Strap Yourselves In, Folks: Herschel Walker’s Gonna Explain Evolution To You
GOP Senate candidate and sometime Georgia resident Herschel Walker is skeptical of evolution. Evolution probably feels the same way about his political ambitions. Here’s what Walker said during an appearance this weekend at the Sugar Hill Church in Sugar Hill, Georgia:
“At one time, science said man came from apes. Did it not?” Walker asked Chuck Allen, lead pastor of Sugar Hill Church, during Sunday’s event.
“Every time I read or hear that, I think to myself, ‘You just didn’t read the same Bible I did,' ” Allen replied.
Walker continued: “Well, this is what’s interesting, though. If that is true, why are there still apes? Think about it.”
No, I will not “think about it.” What Walker said is not worth any of my valuable “thinking” time.
Walker’s dumbass remarks are neither insightful nor original. It’s one of the most easily debunked creationist “gotcha!” arguments. Humans and monkeys are both primates, yes, but we are not directly descended from monkeys or any primate you’d find at the zoo today. We share a common ape ancestor with chimpanzees. I think his name was Donald. That was millions of years ago and chimps and humans evolved differently from that ancestor. But modern apes aren’t humans who refused to evolve because they did their own research.
After Walker’s gibberish, Pastor Allen said, “You know, now you’re getting too smart for us, Herschel.” He shouldn’t have encouraged him because Walker continued his anti-science rant.
“And then, the conception of a baby,” Walker said. “Let me tell you, science can’t do that. They’re still trying to do it, but they can’t, because there has to be a God.”
I’ve had my share of discussions with creationists in college, and they always rejected evolution on the principle that the human body is some magnificent work of art that couldn’t possibly have occurred randomly. In fairness, they were young and probably hadn’t yet personally experienced lower back pain or farkakte knees.
Growing up in the South, it was common to hear folks scoff at evolution. My sixth grade teacher, Miss Tate, once sat in the back of the classroom and heckled a film about dinosaurs. “Yeah, right,” she muttered at one point. Man, she hated dinosaurs. She also beat Walker to the observation that there are still apes so evolution is obviously bullshit. “Do I look like an ape?” she demanded. (I later tried to explain to the principal the concept of straight lines and how they are impossible to resist.)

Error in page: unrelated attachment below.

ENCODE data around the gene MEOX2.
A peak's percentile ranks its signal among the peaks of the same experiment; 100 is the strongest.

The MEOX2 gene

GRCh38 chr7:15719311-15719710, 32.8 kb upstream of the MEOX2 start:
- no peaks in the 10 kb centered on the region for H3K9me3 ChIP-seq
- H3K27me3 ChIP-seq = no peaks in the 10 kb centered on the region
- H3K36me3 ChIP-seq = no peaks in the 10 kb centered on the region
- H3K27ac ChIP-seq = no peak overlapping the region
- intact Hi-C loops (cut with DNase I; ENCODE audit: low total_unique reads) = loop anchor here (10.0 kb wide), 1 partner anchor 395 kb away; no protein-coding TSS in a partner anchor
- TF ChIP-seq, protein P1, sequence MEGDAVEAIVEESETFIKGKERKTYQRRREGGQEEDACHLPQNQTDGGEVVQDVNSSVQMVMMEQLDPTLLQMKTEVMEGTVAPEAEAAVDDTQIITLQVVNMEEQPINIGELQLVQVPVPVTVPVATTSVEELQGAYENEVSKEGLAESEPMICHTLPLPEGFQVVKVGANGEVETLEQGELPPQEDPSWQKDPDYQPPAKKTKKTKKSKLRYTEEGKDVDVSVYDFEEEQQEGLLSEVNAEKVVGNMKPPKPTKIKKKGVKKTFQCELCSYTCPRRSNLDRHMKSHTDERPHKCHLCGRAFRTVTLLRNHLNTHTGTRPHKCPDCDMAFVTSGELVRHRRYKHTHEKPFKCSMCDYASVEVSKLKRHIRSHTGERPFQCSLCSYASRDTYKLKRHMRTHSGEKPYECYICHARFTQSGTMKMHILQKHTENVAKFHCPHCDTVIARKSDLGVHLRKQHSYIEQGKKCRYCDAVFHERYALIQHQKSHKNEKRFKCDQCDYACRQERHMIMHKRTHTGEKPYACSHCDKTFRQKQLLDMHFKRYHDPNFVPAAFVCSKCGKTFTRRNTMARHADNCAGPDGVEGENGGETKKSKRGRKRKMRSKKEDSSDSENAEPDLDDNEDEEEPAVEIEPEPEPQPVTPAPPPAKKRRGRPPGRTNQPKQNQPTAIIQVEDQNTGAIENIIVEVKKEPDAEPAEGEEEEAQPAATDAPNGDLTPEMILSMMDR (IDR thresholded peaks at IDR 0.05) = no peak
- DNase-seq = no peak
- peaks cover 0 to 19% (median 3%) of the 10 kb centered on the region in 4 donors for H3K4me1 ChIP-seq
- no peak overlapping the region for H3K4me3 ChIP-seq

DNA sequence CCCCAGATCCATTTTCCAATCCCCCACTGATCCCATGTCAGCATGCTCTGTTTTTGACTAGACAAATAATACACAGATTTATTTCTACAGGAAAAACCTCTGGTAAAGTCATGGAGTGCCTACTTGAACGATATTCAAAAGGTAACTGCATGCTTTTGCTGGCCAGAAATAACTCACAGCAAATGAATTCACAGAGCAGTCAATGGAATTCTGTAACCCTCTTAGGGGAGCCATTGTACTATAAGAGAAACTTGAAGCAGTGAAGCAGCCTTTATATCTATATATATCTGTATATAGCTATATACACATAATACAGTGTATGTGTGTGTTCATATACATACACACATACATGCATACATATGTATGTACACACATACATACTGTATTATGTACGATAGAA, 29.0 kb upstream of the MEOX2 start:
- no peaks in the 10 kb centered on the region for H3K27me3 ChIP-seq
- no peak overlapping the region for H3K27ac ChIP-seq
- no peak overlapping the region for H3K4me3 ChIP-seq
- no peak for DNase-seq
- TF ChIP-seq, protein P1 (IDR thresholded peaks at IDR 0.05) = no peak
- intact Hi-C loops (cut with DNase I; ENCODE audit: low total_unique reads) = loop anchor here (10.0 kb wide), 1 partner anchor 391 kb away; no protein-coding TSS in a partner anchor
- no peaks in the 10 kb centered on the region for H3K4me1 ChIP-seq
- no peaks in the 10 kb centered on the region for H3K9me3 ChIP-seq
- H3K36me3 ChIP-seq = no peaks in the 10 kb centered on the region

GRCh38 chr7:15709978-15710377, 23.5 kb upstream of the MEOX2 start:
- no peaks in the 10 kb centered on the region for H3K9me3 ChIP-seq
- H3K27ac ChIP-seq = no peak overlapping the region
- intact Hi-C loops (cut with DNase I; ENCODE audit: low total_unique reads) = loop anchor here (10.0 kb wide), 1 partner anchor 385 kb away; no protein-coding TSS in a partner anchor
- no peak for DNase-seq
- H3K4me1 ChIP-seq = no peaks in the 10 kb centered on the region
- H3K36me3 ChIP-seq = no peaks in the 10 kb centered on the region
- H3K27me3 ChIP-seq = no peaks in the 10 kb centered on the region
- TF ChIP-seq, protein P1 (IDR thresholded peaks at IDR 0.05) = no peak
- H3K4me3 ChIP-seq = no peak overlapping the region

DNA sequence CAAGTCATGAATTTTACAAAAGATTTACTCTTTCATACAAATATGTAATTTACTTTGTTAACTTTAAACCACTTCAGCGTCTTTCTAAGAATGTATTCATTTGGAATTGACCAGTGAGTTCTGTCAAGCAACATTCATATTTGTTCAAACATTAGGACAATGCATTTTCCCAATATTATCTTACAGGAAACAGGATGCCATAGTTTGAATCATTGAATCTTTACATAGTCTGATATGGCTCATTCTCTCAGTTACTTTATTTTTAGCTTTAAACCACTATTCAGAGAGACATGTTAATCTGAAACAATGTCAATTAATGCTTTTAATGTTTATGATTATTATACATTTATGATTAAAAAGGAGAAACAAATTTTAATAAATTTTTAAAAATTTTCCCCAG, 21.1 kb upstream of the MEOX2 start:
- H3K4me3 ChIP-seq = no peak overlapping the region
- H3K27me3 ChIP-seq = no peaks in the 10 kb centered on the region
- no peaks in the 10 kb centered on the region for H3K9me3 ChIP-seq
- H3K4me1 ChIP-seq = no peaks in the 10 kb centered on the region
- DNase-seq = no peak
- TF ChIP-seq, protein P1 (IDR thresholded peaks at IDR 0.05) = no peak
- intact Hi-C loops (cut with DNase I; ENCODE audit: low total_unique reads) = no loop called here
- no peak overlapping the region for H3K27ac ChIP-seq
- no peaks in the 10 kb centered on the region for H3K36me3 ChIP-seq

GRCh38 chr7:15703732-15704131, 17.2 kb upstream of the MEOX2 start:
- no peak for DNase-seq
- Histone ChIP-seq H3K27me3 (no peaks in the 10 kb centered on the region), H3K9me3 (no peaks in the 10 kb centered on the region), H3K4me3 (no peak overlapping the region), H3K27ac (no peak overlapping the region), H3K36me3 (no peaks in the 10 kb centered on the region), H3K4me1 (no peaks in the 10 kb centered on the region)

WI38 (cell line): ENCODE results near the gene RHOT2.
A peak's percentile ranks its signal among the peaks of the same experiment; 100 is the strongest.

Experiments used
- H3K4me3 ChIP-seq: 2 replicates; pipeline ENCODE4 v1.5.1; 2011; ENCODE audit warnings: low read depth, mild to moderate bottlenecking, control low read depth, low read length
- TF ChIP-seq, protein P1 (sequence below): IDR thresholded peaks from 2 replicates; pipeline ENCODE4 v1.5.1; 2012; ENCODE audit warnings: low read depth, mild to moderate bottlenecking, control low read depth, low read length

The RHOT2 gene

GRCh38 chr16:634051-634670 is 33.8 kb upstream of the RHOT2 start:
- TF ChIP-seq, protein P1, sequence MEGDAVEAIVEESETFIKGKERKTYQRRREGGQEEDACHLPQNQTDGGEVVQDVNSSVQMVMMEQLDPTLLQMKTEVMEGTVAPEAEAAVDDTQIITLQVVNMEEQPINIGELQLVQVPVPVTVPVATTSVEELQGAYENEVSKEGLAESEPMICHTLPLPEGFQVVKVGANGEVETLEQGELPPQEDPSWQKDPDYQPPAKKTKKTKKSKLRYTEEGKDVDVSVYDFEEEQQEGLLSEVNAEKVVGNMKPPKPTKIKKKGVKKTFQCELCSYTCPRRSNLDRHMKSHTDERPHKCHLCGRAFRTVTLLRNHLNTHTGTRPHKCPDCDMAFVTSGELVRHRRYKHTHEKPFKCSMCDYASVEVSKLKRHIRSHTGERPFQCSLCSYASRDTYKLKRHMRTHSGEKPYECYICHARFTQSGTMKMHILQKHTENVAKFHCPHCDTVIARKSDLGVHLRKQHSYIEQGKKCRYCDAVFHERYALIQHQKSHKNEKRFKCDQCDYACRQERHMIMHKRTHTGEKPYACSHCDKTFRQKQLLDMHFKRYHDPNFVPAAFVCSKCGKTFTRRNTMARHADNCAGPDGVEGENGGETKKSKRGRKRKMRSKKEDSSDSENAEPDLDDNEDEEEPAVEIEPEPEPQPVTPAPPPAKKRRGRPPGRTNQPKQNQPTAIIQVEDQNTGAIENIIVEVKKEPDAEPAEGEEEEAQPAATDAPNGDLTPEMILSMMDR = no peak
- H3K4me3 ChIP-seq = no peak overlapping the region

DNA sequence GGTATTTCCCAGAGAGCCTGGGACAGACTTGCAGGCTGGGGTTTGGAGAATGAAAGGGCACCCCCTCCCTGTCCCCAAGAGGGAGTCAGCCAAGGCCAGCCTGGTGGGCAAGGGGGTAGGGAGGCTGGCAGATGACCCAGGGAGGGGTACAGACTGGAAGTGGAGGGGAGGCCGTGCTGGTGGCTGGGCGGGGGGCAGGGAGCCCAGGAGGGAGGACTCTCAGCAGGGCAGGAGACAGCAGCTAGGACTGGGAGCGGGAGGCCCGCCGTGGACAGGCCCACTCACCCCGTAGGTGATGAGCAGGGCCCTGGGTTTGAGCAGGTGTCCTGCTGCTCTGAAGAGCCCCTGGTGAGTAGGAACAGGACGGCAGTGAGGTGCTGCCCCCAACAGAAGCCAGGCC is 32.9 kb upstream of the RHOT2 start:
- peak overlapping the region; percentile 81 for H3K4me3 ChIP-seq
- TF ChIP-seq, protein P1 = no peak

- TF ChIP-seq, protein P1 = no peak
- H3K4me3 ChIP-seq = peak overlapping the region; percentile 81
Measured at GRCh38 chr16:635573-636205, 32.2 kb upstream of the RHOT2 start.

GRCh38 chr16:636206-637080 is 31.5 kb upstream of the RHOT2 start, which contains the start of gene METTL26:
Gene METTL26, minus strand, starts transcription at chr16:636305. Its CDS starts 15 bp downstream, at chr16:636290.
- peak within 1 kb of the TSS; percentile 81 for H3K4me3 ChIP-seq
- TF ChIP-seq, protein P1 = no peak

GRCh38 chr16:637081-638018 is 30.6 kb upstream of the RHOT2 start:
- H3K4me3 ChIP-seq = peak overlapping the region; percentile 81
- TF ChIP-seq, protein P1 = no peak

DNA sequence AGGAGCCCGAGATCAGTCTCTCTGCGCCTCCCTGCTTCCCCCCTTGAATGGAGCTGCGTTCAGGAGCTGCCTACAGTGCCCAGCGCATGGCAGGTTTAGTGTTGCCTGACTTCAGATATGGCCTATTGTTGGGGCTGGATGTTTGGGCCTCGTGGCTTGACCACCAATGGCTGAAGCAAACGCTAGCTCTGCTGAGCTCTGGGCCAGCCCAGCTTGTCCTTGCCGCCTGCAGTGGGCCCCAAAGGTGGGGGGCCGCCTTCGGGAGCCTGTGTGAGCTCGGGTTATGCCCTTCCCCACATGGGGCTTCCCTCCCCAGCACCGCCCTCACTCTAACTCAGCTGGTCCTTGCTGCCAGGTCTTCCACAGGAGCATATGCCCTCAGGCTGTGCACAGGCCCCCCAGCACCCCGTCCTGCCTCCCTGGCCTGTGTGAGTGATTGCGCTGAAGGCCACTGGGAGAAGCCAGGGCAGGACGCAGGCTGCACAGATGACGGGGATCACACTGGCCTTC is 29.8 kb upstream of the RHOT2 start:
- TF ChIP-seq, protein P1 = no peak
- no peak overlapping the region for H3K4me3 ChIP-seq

She’d repeat this line you often heard in church: How could anyone think that humans just happened to appear on a planet that just happened to be perfect for us? “I don’t have enough faith to believe that,” she smirked. I’d already cleaned enough erasers that week so I didn’t point out that most of the Earth is uninhabitable for humans without major assistance. It’s not as if the whole planet is San Diego. The deserts, oceans, and frozen tundras are like Earth's anti-human security system we keep trying to bypass. Thanks, God!
Walker attended the University of Georgia, sort of like how Jay Gatsby went to Oxford. His campaign has implied he graduated from UGA but he never did. It’s not as if he missed all the classes on evolution, though: Rep. Marjorie Taylor Greene graduated the same year I did and she openly rejects evolution, but not nearly as much as evolution has openly rejected her. She calls it a “so-called” science, which is something idiots say.
Look, Alton Brown is a UGA graduate, so is Sally Yates, who also earned her law degree there. That more than makes up for Walker and Greene.
According to polls, Walker is almost a lock for the GOP Senate nomination. If he manages to replace Senator Raphael Warnock, that is definitely not evolution or the work of a benign God.
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Stephen Robinson is a writer and social kibbitzer based in Portland, Oregon. He writes make believe for Cafe Nordo, an immersive theatre space in Seattle. Once, he wrote a novel called “Mahogany Slade,” which you should read or at least buy. He's also on the board of the Portland Playhouse theatre. His son describes him as a “play typer guy."